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The Wibaux Pioneer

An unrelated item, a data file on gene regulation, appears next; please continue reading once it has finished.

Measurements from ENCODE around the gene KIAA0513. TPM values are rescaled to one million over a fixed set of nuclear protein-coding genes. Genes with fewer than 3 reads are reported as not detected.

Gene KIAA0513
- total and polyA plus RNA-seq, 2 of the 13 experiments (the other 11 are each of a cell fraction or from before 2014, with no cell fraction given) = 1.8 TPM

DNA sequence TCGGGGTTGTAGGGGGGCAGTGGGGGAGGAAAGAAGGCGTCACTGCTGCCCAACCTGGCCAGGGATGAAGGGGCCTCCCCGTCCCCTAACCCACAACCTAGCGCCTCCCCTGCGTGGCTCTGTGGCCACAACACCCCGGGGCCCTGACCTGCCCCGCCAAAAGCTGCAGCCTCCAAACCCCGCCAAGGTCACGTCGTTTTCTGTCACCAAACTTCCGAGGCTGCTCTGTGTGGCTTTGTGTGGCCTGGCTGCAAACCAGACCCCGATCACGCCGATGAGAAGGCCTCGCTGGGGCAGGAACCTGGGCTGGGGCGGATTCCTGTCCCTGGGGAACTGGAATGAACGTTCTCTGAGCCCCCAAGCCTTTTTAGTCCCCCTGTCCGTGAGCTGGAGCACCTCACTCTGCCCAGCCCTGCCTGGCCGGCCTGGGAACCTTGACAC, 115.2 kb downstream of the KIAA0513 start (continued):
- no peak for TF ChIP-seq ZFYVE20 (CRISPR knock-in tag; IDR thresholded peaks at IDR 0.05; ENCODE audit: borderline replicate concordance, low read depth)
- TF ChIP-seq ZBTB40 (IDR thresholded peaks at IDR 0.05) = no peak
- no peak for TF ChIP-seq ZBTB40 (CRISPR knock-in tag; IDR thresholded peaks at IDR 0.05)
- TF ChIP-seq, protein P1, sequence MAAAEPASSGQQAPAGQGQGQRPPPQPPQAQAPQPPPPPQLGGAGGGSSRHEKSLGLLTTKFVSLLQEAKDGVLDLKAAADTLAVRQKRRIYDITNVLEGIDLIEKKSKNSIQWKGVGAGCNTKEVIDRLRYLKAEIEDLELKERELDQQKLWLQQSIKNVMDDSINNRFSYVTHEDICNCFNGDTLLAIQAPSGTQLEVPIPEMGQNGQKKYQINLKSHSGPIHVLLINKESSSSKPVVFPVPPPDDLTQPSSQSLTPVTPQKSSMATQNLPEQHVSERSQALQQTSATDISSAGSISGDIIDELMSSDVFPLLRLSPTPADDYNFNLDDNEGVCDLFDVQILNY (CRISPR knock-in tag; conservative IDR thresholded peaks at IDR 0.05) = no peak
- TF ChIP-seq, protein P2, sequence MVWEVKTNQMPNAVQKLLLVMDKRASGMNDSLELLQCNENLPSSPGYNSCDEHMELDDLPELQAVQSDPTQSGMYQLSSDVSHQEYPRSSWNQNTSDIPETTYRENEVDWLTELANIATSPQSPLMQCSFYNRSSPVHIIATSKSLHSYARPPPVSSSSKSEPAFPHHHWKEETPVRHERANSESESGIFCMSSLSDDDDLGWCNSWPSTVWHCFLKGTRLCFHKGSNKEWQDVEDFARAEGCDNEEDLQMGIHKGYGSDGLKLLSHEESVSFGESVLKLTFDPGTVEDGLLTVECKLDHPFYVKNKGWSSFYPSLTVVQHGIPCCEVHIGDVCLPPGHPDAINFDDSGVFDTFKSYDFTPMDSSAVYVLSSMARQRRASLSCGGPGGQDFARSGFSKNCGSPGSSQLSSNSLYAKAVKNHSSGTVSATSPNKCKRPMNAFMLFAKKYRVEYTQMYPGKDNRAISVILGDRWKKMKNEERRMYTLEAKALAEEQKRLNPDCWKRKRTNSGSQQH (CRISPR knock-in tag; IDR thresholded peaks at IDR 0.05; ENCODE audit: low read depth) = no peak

RAY L. LINDNER, Editor PUBLISHED EVERY FRIDAY AT . . Wibaux, Montana . . SUBHCKI I'TION KATKS One Year Six Months Three Months $1.60 1.00 0.60 Entered as second-class matter January 17. 1007 at the I'ost-ollice. at Wibaux, Montana, under the Act of Congress of March 3. 1879 CHART OF ILLIMITABLE VOID Remarkable Five-Acre Sectional Map of the Sky at Harvard Uni versity. This seems to be an age of great things. To talk of billions no longer occasions a shiver of incredulous ad miration. One of the wonders at Har vard university today is a five-acre sectional map of just plain sky and constellations. At the expense of more than a million dollars Harvard university has provided the chart which distinctly shows 1,500,000 stars, this having been prepared in sections by the Harvard university astron omers. The sections of the map, placed together, would cover an area of more than five acres, which is a pretty extensive plan of charting the "'illimitable void." In a scholarly annual report the di rector of the observatory calls atten tion to the fact that during the past year 3,796 photographs of «tars were made by the observatory. For more than 66 years the Harvard observa tory has kept complete records of as tronomical developments. By reason of thirty years' work and an expendi ture of a million dollars, this observa tory is placed ahead of all other simi lar institutions. In the study of the stars at the Har vard observatory there is something jmore than mere love of knowledge or tender sentiment. Even the slow paced walk of lovers under the arch ing Cambridge elms has no more of Witchery and romance about it than the wonders of scientific research [stored away in the college observa tory, which with its various stations has already become the shrine of mod ern astronomers.—''Affairs and Folks," Joe Mitchell Chappie, in Joe Chappie's News-Letter. An Appreciation. TVe wish to thank our congressmen for a nitty package of garden seeds sent from Washington for our special use. It is nice to be thus remembered by one who is far away in a strange land, and it beats a picture postcard forty ways. There is a practical val ue to a package of congressional gul den seeds which appeals. We had them cooked up for breakfast this morning, and, while they were fair, it must bo remembered, that congress has gone Democratic recently, and tin flavor of the garden seeds is bound to be somewhat more biting and pessi mistic than formerly, but we thank the thoughtful congressman just the same. We have eaten his garden seeds several years, and they are all right. Customs of Other Days, Drinking tricks figured In diplomacy in the time of Henry VIII. Mrs. Hen ry Cust quotes the king's challenge to Hubertus, the representative ol' the Palsgrave Frederick. He sent for two huge goblets, filled with wine and beer respectively, and gave the envoy his choice for a ''drinking out" test. In vain Hubertus pleaded that his master had actually instituted a company of the golden ring to put down such con tests, any member who broke the pro hibition to lose bis ring and give $1 to the poor. Henry, anxious to prove that the Englishman was the better man, promised to find the forfeits him self and drank his beer at a draft, while it took the German four gulps to account for the wine. Domestic Science. The CHicago woman who advertised for a domestic, and offered a weekly auto ride as one of the inducements, got but one reply. She was requested to send a photograph of the chauffeur so that it could be determined wheth er the place was as attractive as de sired. As the lady's husband himself drives the car the photograph was not sent, and there is search in other directions for a domestic. It would seem from this that the service must have more than ordinary inducements these days, and then doesn't suit som^. !***** o a 0k t a_j "BUSIN ESS LO CALS** 10 Cents per Line for the First Insertion; 5 Cents Thereafter Try This Advertising for Quick Results. Buy a dish of Velvet Ice Cream at the Royal Cafe. Sunday School 10 A. M. Wood men Hall and preaching 11 A.M. and 7:30 P. M. C. F. ADAMS "Everybody's doing it:" tak ing out hail insurance at the First National Bank. 26tf Buy a lot in the Davis addition. #10.00 cash and $1.00 a month. No interest, no taxes.—Bushell A. Rucker. For Sale—G ood quarter section, 3 mites from Wibaux, good six room house, good well of good water. A snap at $37.50 per acre. Call or write E. F. H., care of Pioneer. For Sale or Trade for Horses or Cattle A 45 H. P. Rambler automo bile in first-class condition five passenger touring car, fully equipped. Inquire of Mrs. L. W. Richards, Beach, N. D. You're next, at Mike's barber shop, formerly the old Rodemak er stand in the rear of the Ex change building, where he is now ready to serve his old, as well as new customers, better than ever. No Trespassing on These Premises; Sec. 31-14,60, on Beaver Creek, Anyone caught trespassing or molesting fences on the above! land will be prosecuted to the fullest extent of the law. 20-31 Bert Willas Free transportation to Helena, a week at the state fair, and oth er good things are waiting for i he winning hoy and the winning girl in the county industrial con tests. For instructions write to F. S. Cooley, Bozeman, or to the Co. Supt. of schools, at Glendive. WAS AFRAID OF EXCITEMENT Reasons Advanced by Man Who Wanted to Get Off Bond of Mail Contractor. Tim (lP|iartinents in Washington re ceive some queer letters. Below is given verbatim a letter received last November by the bureau that has charge of the bonds of mail eon tractors, from a man who wished to get off a bond. It is unique. The last sentence contains a valuable sugges tion to others who disljke to receive disagreeable news, especially on bu'si ness matters. The letter tells how he signed the bond merely to oblige a friend and then continues with this personal history: "1 risk My life to go to the lection this fall i have Done all i can for you office Men at the White house. So t Wood like if you office Men Wood get me out of trouble so I cod Rest I baint Work one Day for 13 years on count of Palpitation of the Heart Some times I can't bare the clock Strike So you no My heart Is Weak you office Men Do all you can to get Mee out of trouble, if they had tolld Meo the let ten Was 4 year I Never Wood sind the bond I thought tt Was 1 year So I Was told when you Rite Don't Rite any thing that will excite Mee It Will Fly to My Heart."—Kansas City Star, Women Anxious to serve. More than twice as many women as could ho used applied for enlistment in the Women's Sick and Wounded Convoy corps, the newest adjunct to the British army. The corps takes part in practice drills, makes its own camp, does stretcher work and other wise gets practical training for the regular service. When enlisting the women accepted by the recruiting officer receive the king's shilling, which binds the bargain and makes tho woman legally obliged to serve as part of the military establishment of the United Kingdom. Chambermaid Music. ''Why do you object to hotel orches tras?" Because," replied the muusician, "their programs usually sound as if they had been selected to please the bell boys and chambermaids."—Wash ington Star. For farm loans—call at the office of h isher & Fisher, Attorneys. Call at the Royal Cafe for the celebrated Velvet Ice Cream. For Sale: —Roll top desk with swinging typewriter stand at tached. Inquire at this office. For good furnished rooms, with or without bath: also table hoard by week or month, call this office. for Sale—Blooded Holstein bull, five months old. Call or write Chris Sartori at Wibaux Mont. 25tf Lots For Sale—in Davis Ad dition, on easy terms of pay ments. Call on Bushell and Rucker. I will have horses for sale at my yards in Wibaux the first two Saturdrys in July. H. Mullendore. Dr. O. R. Niece, the dentist, is now permanently located in the Bartley block, at Beach, where lie wid be pleased to meet his Wi baux patients. Look up your companies before insuring your crop against hail. You can make no mistake by in suring with the companies rep resented by the First State Bank. mo or ^20 m-re homesteads in 01,(1 R ,e 1)ef 4 sections of Mon la, ni, also irrigated lands for sale from $15 to $50 per acre. Plenty nf wood. Address A. Mkacham, Luck Box No. 5 Reedpoint, Mont. $10.00 REWARD For one brown saddle horse, weight 1,050, branded 39 , blotch ed on left shoulder. $25.00 re ward for conviction of any per son using or holding this horse. DAN SUTHERLAND Jungle's Low Comedian. In the World's Work, Mr. Stewart Edward White writes: ''The wildebeest is the Jekill and Hyde of the animal kingdom. His usual and familiar habit ts that of a heavy, sluggish animal, like our van ished bison. He stands solid and in ert. his head down; he plods slowly forward in single file, his horns swing ing, each foot planted deliberately. In short he is the personification of dignity, solid respectability, gravity of demeanor. But then all uf a sudden, at any small interruption, ho becomes Hie giddiest of created beings. Up goes his head and tall; he buck jumps, cavorts, gambols, kicks up his heels, bounds stiff-legged, and generally per forms like an irresponsible Infant. To see a whole herd at once of these grave and reverend seigneurs sudden ly blow up into such light-headed ca pers goes far to destroy one's faith in the stability of Institutions." Tailors as Literary Men. One does not look for literary men among tailors, but none the less, the trade can claim some illustrious names. John Stow, the antiquary and author of the "Survey of London," for instance, began life as a tailor, and an other famous tailoring antiquary wag John Speed, one of our early map makers and member of the Society ol Antiquaries. And then there was Rob ert Hill, "the learned tailor," of Bir mingham, who contrived to teach him self Greek and Hebrew and became famous as a writer of theological treatises. And George Meredith was born over the tailor's shop. Pride of the Tenements. The social worker's fifth floor pro tege, on the occasion of the former's third visit, said: "When you come again won't you please carry a box of paints or an easel or something like that to make folks think you are an artist?" "Why?" the visitor exclaimed. "Because," said the woman, "I have told all these other women in tho building, who have been rubbering and inquiring about you, that you come here to give my little girl paint ing lessons, and I want you to help back m© up in it," CLEARANCE SALE "OF CHILDREN'S^ LOW SHOES! IN order to make room for our New Fall Stock, we will offer Two Lots of Children's Pumps and Oxfords at about One Half Price WHILE THEY LAST 98c and $1.25 PER PAIR W.A.0RGAINC0. PICKERING BAR ALBERT PICKERING, PROPRIETOR Dealers in Fine Wines, Liquors and Fresh Cigars MAIL ORDERS SOLICITED ( Prompt attention to out-of-town trade COPYRIGHT. AN ATTRACTIVE DISPLAY of rich and handsome jewelry, silverware, cut glass, etc., that are suitable for wedding gifts, or for personal adornment or use, you will have spread before you when you come to our store. Our diamond jewelry as well as all settings for precious stones are in the very latest designs, and our diamonds are of beautiful color and full of fire and brilli ancy at, WILSON KIMBLE'S •Well Drilling'Machinery - — \oil Clin fiuikt* hi,' ninnm- m-iL-iiw, n-„IL- Tl, la * You ran make big money making wells. This is one of the few lines of work that are not over crowded. The demand for wells is far greater than can be supplied by the machines now at work. Well Drillers command their own prices, We build the cele^ brat ed Howell line of Well Machinery, for making deep or shallow wells of all sizes, for all purjKisos and in all kinds of ground. Our machines are tho most up-to-date on the market, contain all the latest improvements, are extremely strong and' simple, do perfect work, am easily operated .and are very Fast WORKERS. V\ rite to-day for our free Catalog A. R.R.H0WELL&CO., Minneapolis, Minn.